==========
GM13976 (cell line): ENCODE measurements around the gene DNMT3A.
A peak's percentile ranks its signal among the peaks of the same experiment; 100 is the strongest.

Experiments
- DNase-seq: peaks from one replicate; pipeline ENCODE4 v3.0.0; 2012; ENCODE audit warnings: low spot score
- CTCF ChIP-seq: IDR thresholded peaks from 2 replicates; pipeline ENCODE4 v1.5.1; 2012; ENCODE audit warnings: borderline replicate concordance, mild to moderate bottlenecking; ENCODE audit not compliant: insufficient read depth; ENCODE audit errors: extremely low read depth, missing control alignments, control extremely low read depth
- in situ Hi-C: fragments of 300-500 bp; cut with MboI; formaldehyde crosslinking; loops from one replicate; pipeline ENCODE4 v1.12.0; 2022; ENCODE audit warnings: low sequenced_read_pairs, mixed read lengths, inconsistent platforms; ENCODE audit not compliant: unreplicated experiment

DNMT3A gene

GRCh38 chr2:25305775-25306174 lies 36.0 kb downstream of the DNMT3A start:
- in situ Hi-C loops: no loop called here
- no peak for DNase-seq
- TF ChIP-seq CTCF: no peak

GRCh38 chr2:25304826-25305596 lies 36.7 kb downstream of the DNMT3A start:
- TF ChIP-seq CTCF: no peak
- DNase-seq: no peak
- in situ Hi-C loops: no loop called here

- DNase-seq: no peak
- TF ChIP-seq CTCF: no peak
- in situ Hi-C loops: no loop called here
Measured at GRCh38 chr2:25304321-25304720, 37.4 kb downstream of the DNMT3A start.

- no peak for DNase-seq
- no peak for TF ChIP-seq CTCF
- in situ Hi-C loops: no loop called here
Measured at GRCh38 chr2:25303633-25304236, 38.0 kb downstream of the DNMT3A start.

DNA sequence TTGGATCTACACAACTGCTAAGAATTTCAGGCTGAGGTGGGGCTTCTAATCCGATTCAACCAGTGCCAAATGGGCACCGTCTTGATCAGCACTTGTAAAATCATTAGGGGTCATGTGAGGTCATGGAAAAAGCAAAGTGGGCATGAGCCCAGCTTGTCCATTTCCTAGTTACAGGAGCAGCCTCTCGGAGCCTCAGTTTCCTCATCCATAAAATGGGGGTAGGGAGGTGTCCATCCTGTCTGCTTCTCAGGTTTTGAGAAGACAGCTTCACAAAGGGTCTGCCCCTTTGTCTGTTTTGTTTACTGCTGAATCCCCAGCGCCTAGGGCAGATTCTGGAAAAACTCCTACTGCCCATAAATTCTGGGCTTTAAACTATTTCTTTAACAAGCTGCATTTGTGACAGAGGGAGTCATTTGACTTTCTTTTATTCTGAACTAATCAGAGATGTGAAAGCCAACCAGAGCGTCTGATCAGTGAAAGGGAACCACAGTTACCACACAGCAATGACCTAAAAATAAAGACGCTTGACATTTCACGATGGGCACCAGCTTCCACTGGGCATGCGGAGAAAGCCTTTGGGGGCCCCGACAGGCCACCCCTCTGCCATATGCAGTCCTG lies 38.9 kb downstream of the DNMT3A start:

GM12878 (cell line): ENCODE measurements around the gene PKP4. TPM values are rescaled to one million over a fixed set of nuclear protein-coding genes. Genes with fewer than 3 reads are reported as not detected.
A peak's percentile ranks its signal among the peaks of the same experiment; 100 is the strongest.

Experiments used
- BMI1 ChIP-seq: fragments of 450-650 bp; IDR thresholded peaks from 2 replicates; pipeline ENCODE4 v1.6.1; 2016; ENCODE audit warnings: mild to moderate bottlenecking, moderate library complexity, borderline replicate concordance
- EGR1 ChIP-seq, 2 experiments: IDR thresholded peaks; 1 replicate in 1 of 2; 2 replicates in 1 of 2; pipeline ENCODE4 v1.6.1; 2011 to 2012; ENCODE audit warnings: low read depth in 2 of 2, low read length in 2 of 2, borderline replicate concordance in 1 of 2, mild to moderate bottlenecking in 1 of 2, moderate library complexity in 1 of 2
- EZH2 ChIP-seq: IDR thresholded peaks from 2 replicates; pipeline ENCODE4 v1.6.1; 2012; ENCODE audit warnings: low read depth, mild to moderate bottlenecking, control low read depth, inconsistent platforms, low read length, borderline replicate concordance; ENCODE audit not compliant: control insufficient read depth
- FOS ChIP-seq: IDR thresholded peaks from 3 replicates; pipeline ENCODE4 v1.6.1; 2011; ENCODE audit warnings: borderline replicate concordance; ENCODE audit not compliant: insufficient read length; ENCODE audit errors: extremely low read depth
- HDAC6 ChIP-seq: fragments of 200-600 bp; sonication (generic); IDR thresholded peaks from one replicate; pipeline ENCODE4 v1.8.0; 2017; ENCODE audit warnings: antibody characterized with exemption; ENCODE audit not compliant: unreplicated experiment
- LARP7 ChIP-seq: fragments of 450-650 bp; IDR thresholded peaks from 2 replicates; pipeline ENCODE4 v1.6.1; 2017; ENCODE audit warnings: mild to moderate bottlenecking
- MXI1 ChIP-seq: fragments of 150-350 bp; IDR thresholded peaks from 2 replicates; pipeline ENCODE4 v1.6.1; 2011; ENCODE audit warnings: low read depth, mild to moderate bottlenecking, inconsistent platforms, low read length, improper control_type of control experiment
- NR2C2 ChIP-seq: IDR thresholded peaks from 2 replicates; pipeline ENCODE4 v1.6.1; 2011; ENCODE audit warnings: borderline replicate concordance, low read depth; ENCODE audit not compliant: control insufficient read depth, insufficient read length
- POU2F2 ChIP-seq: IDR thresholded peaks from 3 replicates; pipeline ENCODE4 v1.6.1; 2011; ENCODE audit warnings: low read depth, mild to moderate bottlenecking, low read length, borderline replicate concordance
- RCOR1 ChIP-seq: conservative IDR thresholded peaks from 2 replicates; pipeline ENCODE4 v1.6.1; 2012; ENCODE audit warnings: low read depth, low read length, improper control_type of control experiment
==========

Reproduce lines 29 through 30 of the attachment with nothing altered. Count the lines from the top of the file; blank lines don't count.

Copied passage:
- EGR1 ChIP-seq, 2 experiments: IDR thresholded peaks; 1 replicate in 1 of 2; 2 replicates in 1 of 2; pipeline ENCODE4 v1.6.1; 2011 to 2012; ENCODE audit warnings: low read depth in 2 of 2, low read length in 2 of 2, borderline replicate concordance in 1 of 2, mild to moderate bottlenecking in 1 of 2, moderate library complexity in 1 of 2
- EZH2 ChIP-seq: IDR thresholded peaks from 2 replicates; pipeline ENCODE4 v1.6.1; 2012; ENCODE audit warnings: low read depth, mild to moderate bottlenecking, control low read depth, inconsistent platforms, low read length, borderline replicate concordance; ENCODE audit not compliant: control insufficient read depth